Say Hello to Kyle Platts
We’re super excited to be welcoming illustrator and animator extraordinaire Kyle Platts to the Brilliants Artists roster, as we have been big fans of his work for a long time.
Combining his love of comics, graphic novels and horror, Kyle masterfully blends bright colour palettes and surreal elements to create lighthearted illustrations with a wry wit. Over the past decade Kyle has applied his signature style to commercial campaigns, editorial illustration, animation and murals, as well as publishing a few books along the way.
We caught up with Kyle to find out a little more about his inspirations, life as an illustrator and work to date.
1. Do you listen to music while you draw/paint/illustrate/embroider? And if so, who or what gets the most plays in your studio?
Absolutely, music can put me in the right mood for the image. I’ll listen to film soundtracks and instrumental pieces, but I also use music as an energy boost. If I’m lagging from a long day of drawing it helps to increase the BPM a bit. There are times however when you really need to concentrate on a brief, so something ambient or drone in the background is less intrusive.
2. Which other illustrators or artists do you most admire and why?
As a fan of horror and graphic novels I admire the work of Juni Ito. Possibly best known for the book Uzumaki (the one with spirals everywhere), he explores body horror in a way akin to David Cronenberg. Although my own work is more light hearted I find inspiration in his dark storytelling.
3. What is the best thing about being an illustrator/creator? And the worst?
Having had some much less desirable jobs when I was younger I will always appreciate the freedom that comes with this work. I’ve spent long trips working in other countries, and now I live in the countryside. On the negative side, this work is so closely tied to your own identity, I have found that my feeling of self worth comes from whether I’m busy or not, that’s something all freelancers would need to work on. It’s important to learn to enjoy the quiet times too.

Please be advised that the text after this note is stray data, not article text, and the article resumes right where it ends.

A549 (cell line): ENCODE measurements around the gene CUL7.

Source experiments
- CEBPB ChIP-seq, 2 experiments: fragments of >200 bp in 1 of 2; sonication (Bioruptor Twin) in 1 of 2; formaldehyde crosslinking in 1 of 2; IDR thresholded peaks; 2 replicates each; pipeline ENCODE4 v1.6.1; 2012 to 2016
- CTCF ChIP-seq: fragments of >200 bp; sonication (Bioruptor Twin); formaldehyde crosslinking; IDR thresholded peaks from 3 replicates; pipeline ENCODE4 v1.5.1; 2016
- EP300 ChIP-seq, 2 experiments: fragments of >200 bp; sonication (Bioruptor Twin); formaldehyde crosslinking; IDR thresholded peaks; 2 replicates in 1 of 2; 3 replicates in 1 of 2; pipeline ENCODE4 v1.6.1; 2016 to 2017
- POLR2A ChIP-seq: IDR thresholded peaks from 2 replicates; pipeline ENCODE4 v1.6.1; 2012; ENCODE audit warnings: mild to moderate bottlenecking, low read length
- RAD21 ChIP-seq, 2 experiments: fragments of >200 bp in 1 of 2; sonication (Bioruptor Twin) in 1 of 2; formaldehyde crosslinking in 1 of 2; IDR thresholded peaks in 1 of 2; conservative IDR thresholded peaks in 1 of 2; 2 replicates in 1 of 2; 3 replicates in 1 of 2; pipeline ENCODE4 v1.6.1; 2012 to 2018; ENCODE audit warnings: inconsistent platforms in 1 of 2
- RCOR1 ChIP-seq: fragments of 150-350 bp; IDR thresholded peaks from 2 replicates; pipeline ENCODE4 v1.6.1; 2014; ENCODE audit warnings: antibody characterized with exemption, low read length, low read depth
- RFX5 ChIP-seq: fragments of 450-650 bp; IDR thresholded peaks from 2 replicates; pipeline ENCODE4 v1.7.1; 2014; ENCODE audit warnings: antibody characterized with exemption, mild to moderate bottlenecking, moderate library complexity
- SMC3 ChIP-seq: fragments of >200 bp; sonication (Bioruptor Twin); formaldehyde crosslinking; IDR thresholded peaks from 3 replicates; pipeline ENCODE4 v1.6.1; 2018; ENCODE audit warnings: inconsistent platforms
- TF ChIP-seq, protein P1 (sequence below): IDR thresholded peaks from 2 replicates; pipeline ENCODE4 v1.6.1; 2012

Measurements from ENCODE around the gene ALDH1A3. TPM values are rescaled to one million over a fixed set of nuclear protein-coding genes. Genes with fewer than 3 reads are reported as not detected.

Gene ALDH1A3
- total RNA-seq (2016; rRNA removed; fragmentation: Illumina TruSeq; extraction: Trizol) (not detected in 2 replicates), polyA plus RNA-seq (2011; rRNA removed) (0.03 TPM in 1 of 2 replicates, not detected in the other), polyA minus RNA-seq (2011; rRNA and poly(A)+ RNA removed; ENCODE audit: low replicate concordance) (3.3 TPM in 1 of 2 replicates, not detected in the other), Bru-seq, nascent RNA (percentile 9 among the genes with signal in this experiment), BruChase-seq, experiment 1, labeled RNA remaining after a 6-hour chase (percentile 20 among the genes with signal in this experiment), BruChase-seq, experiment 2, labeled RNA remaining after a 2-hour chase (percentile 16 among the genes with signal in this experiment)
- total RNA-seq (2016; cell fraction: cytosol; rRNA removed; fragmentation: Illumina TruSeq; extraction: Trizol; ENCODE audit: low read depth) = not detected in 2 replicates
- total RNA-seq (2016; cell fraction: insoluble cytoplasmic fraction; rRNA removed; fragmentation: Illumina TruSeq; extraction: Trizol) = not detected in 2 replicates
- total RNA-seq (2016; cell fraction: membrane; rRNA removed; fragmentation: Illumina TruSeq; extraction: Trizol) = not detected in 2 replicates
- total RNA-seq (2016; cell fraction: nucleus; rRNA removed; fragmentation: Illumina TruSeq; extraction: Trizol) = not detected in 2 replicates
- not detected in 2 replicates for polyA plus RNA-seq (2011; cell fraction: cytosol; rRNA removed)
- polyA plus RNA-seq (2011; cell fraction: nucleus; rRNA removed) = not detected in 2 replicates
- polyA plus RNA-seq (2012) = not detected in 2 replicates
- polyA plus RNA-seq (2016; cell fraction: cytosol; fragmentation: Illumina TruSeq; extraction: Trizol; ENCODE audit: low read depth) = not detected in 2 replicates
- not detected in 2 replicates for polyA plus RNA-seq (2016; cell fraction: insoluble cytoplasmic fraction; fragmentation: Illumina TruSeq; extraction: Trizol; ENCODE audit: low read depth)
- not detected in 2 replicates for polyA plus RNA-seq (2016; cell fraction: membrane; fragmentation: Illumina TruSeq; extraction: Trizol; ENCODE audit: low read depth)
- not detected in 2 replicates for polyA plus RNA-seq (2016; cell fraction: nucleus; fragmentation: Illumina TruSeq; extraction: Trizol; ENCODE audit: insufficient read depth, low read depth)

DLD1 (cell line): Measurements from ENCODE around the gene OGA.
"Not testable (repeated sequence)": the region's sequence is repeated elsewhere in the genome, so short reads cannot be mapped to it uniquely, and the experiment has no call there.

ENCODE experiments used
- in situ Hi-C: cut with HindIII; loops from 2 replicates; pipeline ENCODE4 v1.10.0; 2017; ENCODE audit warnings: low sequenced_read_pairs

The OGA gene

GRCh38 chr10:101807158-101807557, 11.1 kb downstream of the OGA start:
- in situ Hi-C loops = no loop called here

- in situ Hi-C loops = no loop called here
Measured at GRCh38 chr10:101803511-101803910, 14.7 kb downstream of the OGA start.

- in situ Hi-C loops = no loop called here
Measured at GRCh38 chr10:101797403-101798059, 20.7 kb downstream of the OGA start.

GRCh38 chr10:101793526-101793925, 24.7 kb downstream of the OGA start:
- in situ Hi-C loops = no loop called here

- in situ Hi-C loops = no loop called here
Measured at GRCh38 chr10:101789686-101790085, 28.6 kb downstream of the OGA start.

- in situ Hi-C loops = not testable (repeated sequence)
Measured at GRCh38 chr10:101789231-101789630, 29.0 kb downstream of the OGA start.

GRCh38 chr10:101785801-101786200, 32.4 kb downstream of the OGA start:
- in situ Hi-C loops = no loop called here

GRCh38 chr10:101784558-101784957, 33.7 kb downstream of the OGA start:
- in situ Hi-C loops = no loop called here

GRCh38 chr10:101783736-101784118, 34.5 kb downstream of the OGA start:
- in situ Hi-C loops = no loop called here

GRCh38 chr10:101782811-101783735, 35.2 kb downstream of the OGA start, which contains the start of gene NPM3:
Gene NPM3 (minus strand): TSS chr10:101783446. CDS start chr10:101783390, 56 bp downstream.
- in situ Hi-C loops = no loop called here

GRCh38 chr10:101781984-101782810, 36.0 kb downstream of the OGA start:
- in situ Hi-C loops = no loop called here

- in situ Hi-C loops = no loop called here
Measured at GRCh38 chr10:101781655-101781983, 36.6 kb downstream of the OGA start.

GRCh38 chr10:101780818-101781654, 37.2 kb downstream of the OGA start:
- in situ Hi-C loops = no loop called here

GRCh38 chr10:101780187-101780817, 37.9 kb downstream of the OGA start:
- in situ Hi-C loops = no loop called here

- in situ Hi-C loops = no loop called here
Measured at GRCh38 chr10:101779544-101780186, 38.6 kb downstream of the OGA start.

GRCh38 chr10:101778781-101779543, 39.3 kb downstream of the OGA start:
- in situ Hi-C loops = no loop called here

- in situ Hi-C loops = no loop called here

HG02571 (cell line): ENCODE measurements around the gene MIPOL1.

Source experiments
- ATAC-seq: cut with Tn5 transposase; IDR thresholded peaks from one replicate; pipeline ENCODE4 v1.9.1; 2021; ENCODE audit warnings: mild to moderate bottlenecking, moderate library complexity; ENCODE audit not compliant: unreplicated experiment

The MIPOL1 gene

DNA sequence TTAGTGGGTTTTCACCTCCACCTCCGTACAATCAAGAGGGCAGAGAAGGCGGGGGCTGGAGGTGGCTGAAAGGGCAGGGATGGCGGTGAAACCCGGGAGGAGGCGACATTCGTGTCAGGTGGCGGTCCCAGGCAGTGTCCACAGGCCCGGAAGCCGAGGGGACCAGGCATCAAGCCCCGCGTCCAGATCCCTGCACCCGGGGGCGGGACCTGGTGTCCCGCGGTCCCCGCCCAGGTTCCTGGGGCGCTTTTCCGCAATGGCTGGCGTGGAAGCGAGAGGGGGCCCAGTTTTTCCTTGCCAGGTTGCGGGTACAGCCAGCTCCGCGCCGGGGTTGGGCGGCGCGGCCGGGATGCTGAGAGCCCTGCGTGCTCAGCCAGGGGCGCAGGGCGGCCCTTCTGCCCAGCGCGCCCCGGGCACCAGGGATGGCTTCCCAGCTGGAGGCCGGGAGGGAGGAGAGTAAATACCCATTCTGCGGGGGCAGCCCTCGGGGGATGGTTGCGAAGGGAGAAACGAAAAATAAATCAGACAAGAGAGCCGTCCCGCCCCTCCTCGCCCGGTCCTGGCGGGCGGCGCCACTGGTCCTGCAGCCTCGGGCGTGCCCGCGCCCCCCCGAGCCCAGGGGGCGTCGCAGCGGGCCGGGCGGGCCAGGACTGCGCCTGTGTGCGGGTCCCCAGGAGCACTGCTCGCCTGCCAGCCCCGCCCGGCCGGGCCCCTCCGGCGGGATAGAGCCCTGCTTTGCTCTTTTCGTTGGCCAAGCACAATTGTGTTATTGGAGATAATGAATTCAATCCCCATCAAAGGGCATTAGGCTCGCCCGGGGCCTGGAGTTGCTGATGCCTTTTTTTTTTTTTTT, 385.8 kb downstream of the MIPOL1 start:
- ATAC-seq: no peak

4. How do you overcome a creative block?
To tackle this obstacle I’d recommend seeing a good exhibition, or even a good film. There’s been so many times I can recall getting out of a slump by seeing something that isn’t even the same practice as my own. Sometimes it’s motivating just to see really good work, whatever that may be.
5. What are 3 of your favourite films? Which one would you illustrate/embroider the poster for?
Heat, Cast Away, Saving Private Ryan. Believe me, I had considered some arthouse films but these I have truly watched more times than anything. I actually already made a fan fiction comic about Cast Away so that would be super fun to turn into a poster too.
6. If you could work on the book cover for one book, which would it be?
Bit Rot is a collection of short stories and essays by Douglas Coupland, who’s one of my favourite writers and artists. He handles the issues of living with technology in a humorous way, so I think my style would suit the tone nicely.
7. Dream studio location and set up?
The location would just be Camberwell South London, this might not sound glamorous but it’s where my friends are, and my favourite pub. The studio itself would have garage doors so I could park in there, tall ceilings and a mezzanine so I can sleep in there after the pub. Oh and maybe a desk so I can work.
8. Best trip you have ever been on?
In 2015 I went on a skateboarding trip to New York with about ten friends. We filmed a video over the course of a week, skating through the city, experiencing all of its details block by block. We didn’t really get taxis, and the one time we did the taxi driver did burn-outs and raced our friend in another taxi over the Brooklyn bridge. Amid all this I was also taking meetings in Manhattan with new clients like Warner Music and Bloomberg, so it was productive and fun!
9. What do you have to have in place before you start work?
The obvious answer is a good cup of coffee, however accompanying that is a scrap piece of paper and a pencil. Recently I’ve started the practice of ‘automatic drawing’ at the start of the day. There is no image I’m trying to create, it’s just an exercise in which you scribble freely on a page to loosen up.
10. If you could have any artwork in your home what would it be?
Jordan Wolfson creates robot sculptures that are often deeply unsettling. One of which is a huge doll that is suspended by chains and is constantly being picked up and then crashed to the ground. I’d love one of his works by the front door to scare off any potential intruders, plus they look cool.
You can see Kyle’s full portfolio here.